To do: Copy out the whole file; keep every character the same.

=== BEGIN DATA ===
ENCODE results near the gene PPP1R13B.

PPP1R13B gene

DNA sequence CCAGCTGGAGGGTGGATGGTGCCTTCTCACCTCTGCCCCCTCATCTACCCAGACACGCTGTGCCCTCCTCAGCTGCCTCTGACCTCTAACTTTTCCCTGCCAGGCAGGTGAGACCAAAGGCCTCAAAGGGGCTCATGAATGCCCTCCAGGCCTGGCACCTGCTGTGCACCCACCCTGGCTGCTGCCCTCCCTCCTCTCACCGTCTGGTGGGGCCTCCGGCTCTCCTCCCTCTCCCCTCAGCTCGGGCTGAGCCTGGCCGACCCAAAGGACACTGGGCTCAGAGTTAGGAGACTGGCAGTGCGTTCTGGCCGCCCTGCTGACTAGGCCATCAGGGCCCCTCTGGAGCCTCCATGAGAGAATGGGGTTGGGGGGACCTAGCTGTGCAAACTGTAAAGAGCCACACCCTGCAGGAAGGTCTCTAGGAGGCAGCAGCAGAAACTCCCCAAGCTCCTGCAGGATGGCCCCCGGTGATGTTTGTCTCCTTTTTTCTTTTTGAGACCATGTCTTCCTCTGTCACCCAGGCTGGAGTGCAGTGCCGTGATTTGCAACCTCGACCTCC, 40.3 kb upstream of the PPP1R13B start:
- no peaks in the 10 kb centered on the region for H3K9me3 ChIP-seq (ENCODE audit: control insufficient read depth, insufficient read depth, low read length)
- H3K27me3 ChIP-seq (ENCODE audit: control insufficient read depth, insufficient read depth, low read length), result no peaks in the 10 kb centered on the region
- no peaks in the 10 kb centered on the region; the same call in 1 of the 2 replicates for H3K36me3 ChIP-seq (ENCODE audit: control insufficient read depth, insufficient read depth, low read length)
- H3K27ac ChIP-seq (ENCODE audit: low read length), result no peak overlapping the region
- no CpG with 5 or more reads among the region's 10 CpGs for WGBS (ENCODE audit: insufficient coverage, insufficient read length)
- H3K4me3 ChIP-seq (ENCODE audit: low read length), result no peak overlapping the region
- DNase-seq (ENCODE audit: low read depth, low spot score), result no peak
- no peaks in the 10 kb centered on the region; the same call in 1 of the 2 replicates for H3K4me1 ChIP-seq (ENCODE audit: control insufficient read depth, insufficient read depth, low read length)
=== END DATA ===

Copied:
ENCODE results near the gene PPP1R13B.

PPP1R13B gene

DNA sequence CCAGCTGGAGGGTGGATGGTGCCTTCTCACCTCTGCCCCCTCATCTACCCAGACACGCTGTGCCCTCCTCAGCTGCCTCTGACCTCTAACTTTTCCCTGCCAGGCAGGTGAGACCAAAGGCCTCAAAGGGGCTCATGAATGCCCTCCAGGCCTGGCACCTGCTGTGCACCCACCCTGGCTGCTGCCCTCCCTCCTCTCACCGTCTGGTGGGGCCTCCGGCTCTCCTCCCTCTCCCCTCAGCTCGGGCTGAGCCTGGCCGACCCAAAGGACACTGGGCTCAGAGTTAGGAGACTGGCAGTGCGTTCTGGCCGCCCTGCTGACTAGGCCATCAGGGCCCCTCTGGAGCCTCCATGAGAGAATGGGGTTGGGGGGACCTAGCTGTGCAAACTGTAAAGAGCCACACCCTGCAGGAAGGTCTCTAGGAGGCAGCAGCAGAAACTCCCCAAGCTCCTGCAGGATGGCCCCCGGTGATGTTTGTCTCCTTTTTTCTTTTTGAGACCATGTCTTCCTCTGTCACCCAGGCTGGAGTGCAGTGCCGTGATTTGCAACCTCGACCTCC, 40.3 kb upstream of the PPP1R13B start:
- no peaks in the 10 kb centered on the region for H3K9me3 ChIP-seq (ENCODE audit: control insufficient read depth, insufficient read depth, low read length)
- H3K27me3 ChIP-seq (ENCODE audit: control insufficient read depth, insufficient read depth, low read length), result no peaks in the 10 kb centered on the region
- no peaks in the 10 kb centered on the region; the same call in 1 of the 2 replicates for H3K36me3 ChIP-seq (ENCODE audit: control insufficient read depth, insufficient read depth, low read length)
- H3K27ac ChIP-seq (ENCODE audit: low read length), result no peak overlapping the region
- no CpG with 5 or more reads among the region's 10 CpGs for WGBS (ENCODE audit: insufficient coverage, insufficient read length)
- H3K4me3 ChIP-seq (ENCODE audit: low read length), result no peak overlapping the region
- DNase-seq (ENCODE audit: low read depth, low spot score), result no peak
- no peaks in the 10 kb centered on the region; the same call in 1 of the 2 replicates for H3K4me1 ChIP-seq (ENCODE audit: control insufficient read depth, insufficient read depth, low read length)